Fighting vulnerability in Cambodia: empowering youth to secure sustainable livelihoods
Cambodia is a thriving country with 7% annual economic growth in 2015 and as such the country is now transitioning to a lower middle income status. However, the country still faces many obstacles as part of its development process. With 51% of its population under the age of 25 years old, many such challenges are faced by the country’s youth. High drop-out rates from main stream education by youth has led to many young people lacking tangible skills to gain meaningful employment opportunities leaving them at risk of exploitation and human trafficking. For those that do find employment, it is often in low skilled jobs with high risk of sexual gender-based violence against women, and labour rights abuses for youth in general. As a result, ACTED is working to reduce the risk of sexual gender-based violence against female hostesses in Phnom Penh; improving labour law compliance in the Cambodian hospitality sector and providing access to innovative Non-Formal Education to vulnerable youth in the province of Prey Veng.
Empowering rural youth to secure sustainable livelihoods
With a 53.75% rate of secondary school drop-out, youth from Prey Veng Province lack the practical skills they need to secure viable employment and livelihoods. As a result, youth are highly vulnerable to urban migration for work purposes, which can sometimes lead to exploitative labour practices, drug abuse and prostitution. To prevent these issues at the core, ACTED and its local partner Khmer Youth Association (KYA) are developing a Community Learning Center (CLC) pilot model. This sustainable and inclusive model will offer youth from four communes in Svay Antor District both basic education (functional literacy, life skills) and vocational training in order to secure income-generating employment.
Fighting and preventing sexual and gender based violence in Phnom Penh
The hospitality industry (restaurants, bars, karaokes) in Phnom Penh is booming, attracting many rural and urban young women to work in these establishments as hostesses and waitresses. This working environment makes women particularly vulnerable, notably in terms of sexual gender-based violence (SGBV). In 2015, ACTED continued supporting victims of SGBV through the provision of psychological and legal support services. In addition, ACTED provided outreach sessions to female workers, helping them understand their basic rights and providing them with tools and skills to prevent acts of SGBV from happening in their workplace.
Workers Sabay, Tourists Sabay!
Despite a growing number of tourists visiting the country each year, Cambodia faces a lack of labour law compliance amongst businesses in the tourism sector. To address this issue, in 2015, ACTED worked with businesses who offer fair working conditions to their employees by certifying them, conjointly with the Cambodian Ministry of Tourism, as “Workers Sabay” (“happy workers” in Khmer). The Workers Sabay scheme supports the improvement of hospitality workers’ labour rights and working conditions. Ethical tourism and certified businesses are also promoted through advertising campaigns in Cambodia and Europe, targeting international tourists visiting the country.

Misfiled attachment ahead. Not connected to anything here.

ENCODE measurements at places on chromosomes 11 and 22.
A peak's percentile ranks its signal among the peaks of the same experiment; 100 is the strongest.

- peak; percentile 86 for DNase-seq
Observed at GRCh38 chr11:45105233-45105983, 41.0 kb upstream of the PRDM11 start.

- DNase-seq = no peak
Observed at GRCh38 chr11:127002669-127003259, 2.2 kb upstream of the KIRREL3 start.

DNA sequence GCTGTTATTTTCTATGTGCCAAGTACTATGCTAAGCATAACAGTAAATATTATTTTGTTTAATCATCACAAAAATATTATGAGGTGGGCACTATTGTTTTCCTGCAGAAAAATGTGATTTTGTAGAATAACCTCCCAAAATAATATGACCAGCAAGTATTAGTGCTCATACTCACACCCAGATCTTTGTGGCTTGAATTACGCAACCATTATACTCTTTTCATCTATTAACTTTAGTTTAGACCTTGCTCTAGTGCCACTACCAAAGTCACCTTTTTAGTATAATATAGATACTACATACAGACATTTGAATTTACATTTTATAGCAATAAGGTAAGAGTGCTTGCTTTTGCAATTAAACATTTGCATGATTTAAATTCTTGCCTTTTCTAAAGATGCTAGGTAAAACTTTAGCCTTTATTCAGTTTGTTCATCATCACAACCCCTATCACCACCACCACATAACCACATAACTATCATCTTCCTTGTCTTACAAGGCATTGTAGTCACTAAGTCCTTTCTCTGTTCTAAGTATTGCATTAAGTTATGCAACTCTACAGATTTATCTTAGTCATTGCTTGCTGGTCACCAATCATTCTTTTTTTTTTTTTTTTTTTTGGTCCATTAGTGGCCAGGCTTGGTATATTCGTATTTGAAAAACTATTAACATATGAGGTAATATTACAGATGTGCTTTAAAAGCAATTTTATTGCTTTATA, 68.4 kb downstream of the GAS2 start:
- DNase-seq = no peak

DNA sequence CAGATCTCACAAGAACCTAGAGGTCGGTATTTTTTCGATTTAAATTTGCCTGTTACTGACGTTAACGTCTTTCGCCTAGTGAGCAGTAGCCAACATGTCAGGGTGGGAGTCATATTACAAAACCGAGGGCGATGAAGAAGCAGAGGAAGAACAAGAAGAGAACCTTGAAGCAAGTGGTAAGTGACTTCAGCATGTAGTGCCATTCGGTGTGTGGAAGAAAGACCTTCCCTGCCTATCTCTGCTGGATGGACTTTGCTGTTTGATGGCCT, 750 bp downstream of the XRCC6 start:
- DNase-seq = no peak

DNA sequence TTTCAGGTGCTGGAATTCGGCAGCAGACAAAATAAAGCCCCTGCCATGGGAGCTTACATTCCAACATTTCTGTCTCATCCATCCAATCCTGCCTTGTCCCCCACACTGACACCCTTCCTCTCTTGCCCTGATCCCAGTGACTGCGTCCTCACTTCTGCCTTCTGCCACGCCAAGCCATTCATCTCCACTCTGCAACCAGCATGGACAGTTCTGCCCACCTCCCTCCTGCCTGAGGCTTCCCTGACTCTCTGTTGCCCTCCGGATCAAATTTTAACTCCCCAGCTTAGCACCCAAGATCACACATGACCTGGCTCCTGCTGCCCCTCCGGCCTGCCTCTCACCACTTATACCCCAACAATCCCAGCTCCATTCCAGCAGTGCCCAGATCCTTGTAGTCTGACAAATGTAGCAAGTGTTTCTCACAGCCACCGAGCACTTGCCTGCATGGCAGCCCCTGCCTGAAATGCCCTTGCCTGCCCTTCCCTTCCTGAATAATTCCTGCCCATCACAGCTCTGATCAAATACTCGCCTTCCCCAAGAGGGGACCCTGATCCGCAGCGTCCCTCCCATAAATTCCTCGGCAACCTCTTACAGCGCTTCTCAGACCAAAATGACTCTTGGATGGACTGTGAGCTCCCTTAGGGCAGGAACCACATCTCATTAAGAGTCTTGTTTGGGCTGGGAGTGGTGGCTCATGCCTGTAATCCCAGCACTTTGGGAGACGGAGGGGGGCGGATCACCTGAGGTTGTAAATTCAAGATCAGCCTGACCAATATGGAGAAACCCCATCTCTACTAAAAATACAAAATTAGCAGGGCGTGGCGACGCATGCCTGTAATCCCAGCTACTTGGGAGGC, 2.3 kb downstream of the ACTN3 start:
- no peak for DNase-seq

Building and Expanding upon Best Practices
Looking ahead to 2016, ACTED will continue its activities in order to promote inclusive and sustainable growth in Cambodia. This will include continuous support to survivors of SGBV in their workplace, as well as certifying 290 businesses in Phnom Penh as “Workers Sabay”. 2016 will also see 4 pilot CLCs open in Prey Veng Province and start training youth in the practical skills they need to secure sustainable employment. These pilot CLCs will replicate the model in 2 government-run CLCs, marking the first step towards national replication of the model. ACTED will advocate for further replication at national level with the Ministry of Education Youth and Sport (MoEYS) and other key development partners, including the NGO Education Partnership (NEP).
Investing in the next generation through grassroots community learning centres
In 2015, ACTED continued its commitment to improving working conditions within the Cambodian hospitality industry. This included renewing its efforts to tackle rising rates of SGBV as well as continuing to encourage business owners to adopt ethnical business practices, particularly in terms of employee working conditions. In addition, 2015 has seen ACTED work with the Cambodian Ministry of Education, Youth and Sport to establish a community learning centre model with the aim of providing young Cambodians with the necessary practical skills to secure employment thereby avoiding the need to migrate in order to find work.